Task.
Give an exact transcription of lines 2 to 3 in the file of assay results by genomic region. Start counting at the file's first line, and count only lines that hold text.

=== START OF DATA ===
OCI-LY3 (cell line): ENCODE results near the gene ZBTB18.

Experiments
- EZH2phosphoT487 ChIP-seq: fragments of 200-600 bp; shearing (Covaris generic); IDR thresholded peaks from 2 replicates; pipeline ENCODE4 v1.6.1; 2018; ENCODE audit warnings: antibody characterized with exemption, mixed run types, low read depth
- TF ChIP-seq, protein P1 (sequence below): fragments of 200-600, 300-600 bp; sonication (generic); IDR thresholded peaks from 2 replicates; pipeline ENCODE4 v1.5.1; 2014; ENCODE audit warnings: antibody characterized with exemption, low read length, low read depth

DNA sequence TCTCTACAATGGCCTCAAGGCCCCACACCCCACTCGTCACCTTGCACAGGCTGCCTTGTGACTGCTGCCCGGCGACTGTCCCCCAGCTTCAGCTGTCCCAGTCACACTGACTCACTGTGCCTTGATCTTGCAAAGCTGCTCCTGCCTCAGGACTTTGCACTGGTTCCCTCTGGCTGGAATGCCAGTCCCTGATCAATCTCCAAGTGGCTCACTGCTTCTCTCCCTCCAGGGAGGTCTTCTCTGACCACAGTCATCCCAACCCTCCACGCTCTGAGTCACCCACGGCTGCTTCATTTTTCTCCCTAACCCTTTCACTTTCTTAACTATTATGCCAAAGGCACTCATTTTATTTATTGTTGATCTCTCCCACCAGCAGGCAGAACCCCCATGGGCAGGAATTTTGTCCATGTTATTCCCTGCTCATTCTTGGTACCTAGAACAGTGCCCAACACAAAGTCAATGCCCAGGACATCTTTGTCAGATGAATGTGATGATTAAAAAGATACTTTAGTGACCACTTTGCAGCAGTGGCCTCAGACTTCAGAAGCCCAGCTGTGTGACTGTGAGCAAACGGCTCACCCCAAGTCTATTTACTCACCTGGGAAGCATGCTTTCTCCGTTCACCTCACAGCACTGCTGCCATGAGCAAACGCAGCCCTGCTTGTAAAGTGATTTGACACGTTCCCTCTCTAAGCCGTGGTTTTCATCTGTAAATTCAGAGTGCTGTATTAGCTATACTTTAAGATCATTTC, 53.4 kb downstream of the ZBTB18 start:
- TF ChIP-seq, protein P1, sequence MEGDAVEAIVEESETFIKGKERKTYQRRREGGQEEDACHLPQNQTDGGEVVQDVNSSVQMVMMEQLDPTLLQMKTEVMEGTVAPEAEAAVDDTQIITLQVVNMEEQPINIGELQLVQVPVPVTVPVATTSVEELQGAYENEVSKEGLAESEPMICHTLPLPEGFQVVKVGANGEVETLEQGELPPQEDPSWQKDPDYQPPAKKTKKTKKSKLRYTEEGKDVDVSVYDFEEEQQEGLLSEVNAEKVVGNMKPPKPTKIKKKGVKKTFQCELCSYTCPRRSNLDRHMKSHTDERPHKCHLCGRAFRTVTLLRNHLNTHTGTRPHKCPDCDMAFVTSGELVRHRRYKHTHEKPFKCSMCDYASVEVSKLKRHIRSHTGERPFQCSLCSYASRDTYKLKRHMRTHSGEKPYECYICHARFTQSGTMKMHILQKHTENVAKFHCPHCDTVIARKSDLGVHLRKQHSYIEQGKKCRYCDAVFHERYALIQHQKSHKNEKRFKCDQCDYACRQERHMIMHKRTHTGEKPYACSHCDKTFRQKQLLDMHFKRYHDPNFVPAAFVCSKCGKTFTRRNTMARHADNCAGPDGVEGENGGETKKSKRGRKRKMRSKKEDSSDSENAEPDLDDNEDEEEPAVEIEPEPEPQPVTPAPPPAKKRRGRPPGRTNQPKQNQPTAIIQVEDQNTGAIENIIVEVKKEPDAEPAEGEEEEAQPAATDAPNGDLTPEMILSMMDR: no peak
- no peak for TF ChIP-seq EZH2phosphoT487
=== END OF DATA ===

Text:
Experiments
- EZH2phosphoT487 ChIP-seq: fragments of 200-600 bp; shearing (Covaris generic); IDR thresholded peaks from 2 replicates; pipeline ENCODE4 v1.6.1; 2018; ENCODE audit warnings: antibody characterized with exemption, mixed run types, low read depth